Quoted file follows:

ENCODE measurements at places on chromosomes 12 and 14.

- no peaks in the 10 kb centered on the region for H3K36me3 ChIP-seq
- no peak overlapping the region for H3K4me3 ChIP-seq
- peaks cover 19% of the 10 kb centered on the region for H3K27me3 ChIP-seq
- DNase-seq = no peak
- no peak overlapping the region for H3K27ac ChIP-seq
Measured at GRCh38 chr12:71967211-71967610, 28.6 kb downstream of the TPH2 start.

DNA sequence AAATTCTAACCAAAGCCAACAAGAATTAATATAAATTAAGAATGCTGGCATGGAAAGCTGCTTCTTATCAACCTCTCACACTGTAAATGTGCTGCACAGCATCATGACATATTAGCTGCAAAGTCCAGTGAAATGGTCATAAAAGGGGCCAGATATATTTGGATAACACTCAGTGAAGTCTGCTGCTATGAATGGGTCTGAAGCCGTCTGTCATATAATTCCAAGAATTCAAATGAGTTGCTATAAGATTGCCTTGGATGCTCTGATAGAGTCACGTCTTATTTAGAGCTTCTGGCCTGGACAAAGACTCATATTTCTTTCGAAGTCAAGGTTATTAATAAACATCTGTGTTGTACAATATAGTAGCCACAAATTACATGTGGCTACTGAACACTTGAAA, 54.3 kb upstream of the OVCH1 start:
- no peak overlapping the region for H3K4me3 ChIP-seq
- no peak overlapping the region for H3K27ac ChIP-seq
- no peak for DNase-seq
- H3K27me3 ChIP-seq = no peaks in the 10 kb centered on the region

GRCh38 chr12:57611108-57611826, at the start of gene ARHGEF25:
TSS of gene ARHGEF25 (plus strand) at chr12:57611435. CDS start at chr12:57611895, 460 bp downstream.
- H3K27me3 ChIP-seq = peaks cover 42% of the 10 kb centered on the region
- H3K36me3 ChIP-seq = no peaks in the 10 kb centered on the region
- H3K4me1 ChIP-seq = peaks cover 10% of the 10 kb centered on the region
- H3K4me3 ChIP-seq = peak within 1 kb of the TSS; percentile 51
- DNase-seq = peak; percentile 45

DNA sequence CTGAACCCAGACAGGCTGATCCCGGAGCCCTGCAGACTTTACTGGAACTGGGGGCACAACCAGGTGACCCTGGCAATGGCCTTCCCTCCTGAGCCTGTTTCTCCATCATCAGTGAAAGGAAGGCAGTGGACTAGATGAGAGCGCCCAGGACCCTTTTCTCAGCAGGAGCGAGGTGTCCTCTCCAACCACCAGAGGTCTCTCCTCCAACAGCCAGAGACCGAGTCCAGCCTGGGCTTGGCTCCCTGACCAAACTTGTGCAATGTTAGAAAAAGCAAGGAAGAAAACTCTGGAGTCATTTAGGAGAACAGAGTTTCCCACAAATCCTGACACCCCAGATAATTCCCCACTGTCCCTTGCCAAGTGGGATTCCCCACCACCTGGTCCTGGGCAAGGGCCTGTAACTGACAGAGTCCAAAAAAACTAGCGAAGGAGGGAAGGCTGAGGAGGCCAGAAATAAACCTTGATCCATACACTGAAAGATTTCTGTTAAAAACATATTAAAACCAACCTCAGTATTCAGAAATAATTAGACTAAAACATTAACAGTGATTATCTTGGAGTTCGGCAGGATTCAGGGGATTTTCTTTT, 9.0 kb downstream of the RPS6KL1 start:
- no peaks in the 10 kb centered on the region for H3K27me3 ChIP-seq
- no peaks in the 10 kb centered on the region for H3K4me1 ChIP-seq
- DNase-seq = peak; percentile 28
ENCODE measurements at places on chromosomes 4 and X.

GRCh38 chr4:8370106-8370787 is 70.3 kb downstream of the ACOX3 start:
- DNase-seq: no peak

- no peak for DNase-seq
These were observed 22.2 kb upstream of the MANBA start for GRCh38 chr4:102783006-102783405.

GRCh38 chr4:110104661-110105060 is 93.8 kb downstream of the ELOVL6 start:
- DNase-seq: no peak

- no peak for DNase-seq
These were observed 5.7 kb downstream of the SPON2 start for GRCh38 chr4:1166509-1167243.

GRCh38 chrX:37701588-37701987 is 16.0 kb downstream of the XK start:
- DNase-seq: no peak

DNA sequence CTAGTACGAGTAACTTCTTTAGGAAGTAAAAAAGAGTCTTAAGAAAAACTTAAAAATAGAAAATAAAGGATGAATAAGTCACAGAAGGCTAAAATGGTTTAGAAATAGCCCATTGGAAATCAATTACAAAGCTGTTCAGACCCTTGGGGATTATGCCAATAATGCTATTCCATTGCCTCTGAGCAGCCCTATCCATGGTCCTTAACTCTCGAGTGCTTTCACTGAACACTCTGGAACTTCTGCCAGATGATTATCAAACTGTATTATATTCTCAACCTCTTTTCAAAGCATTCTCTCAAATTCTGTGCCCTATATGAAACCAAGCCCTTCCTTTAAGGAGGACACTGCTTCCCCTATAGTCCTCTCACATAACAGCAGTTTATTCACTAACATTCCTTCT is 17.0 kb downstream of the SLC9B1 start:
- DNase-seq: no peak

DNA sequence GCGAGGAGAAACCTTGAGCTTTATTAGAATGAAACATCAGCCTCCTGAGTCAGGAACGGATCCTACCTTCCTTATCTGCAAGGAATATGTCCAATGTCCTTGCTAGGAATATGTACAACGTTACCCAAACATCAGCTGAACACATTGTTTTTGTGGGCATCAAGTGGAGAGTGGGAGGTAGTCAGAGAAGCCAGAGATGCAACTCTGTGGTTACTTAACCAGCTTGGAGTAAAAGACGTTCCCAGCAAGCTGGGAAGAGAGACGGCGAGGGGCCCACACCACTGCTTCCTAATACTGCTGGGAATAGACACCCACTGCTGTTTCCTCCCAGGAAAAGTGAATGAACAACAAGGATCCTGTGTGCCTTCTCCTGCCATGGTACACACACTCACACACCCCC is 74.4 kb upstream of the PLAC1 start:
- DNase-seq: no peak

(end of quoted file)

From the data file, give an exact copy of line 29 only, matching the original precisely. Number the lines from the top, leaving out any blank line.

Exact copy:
GRCh38 chr4:110104661-110105060 is 93.8 kb downstream of the ELOVL6 start: